Monday, June 29, 2015

Dope (2015)

DOPE                         B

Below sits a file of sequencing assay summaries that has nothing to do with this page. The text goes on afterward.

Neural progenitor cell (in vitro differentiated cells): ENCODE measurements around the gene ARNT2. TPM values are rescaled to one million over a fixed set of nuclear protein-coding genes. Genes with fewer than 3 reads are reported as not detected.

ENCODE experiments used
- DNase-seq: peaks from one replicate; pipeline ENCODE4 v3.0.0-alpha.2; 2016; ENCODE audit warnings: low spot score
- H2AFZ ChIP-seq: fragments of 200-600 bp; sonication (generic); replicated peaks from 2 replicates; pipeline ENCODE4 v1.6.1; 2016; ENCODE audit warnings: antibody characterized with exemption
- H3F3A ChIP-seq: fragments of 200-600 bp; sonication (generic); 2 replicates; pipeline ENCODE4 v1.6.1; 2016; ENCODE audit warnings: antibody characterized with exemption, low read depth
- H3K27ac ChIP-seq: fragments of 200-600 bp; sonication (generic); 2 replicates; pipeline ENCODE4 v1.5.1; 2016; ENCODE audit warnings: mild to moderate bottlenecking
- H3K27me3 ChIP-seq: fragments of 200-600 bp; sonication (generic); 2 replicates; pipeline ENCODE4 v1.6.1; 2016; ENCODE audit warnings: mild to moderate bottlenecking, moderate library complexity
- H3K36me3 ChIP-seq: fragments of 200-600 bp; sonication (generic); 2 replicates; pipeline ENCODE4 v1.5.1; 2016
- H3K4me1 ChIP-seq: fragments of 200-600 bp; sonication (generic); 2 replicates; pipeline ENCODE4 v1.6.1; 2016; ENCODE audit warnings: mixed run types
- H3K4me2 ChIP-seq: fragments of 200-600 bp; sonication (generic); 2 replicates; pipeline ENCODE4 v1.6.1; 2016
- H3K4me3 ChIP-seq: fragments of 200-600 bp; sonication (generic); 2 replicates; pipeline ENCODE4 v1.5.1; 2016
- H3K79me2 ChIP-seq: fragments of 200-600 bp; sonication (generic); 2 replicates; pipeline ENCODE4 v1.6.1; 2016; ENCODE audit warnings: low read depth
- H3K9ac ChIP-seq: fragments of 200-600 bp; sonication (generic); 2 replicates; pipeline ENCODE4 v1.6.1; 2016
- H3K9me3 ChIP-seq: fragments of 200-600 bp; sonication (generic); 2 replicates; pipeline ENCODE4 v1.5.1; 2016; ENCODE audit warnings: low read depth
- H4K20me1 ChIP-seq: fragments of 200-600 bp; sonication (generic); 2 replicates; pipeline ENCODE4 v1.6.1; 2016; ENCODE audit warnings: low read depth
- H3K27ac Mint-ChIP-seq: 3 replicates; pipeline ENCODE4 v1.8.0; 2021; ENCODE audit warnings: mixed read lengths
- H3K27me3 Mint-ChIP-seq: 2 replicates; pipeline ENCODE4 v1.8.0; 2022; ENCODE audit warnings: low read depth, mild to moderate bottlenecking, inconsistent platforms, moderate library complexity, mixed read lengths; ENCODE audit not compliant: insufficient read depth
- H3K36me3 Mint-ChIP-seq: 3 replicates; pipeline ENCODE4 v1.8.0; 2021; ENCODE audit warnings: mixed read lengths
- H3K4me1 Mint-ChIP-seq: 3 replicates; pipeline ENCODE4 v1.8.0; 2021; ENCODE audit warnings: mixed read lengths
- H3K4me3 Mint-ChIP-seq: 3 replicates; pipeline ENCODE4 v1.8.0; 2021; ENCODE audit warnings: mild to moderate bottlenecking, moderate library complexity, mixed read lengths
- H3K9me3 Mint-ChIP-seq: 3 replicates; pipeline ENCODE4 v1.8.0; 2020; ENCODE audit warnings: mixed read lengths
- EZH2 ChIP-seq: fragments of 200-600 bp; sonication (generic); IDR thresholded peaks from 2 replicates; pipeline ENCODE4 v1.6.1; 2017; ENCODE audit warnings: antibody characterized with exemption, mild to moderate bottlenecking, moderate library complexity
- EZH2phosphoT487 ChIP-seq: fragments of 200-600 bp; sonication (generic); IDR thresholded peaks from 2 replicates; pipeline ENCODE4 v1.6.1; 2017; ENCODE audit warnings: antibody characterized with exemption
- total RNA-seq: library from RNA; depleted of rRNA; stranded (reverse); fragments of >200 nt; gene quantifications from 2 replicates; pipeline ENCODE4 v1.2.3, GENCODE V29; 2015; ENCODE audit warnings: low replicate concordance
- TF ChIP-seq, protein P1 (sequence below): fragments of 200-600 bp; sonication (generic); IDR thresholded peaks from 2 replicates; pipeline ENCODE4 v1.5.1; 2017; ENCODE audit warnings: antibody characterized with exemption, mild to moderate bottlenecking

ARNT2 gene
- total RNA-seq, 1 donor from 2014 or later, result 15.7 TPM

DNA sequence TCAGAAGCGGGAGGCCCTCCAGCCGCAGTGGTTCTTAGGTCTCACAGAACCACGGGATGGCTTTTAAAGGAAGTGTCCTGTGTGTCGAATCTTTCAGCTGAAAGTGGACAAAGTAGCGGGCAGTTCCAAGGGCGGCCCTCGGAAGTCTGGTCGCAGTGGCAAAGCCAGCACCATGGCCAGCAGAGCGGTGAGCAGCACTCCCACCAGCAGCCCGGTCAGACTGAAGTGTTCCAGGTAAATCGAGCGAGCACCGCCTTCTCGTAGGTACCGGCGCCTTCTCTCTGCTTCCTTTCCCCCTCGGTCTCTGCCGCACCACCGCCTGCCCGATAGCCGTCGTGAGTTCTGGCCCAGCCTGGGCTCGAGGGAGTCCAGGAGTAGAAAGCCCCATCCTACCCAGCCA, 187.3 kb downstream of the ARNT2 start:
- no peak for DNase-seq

USA  (103 mi)  2015  ‘Scope  d:  Rick Famuyiwa                 Official site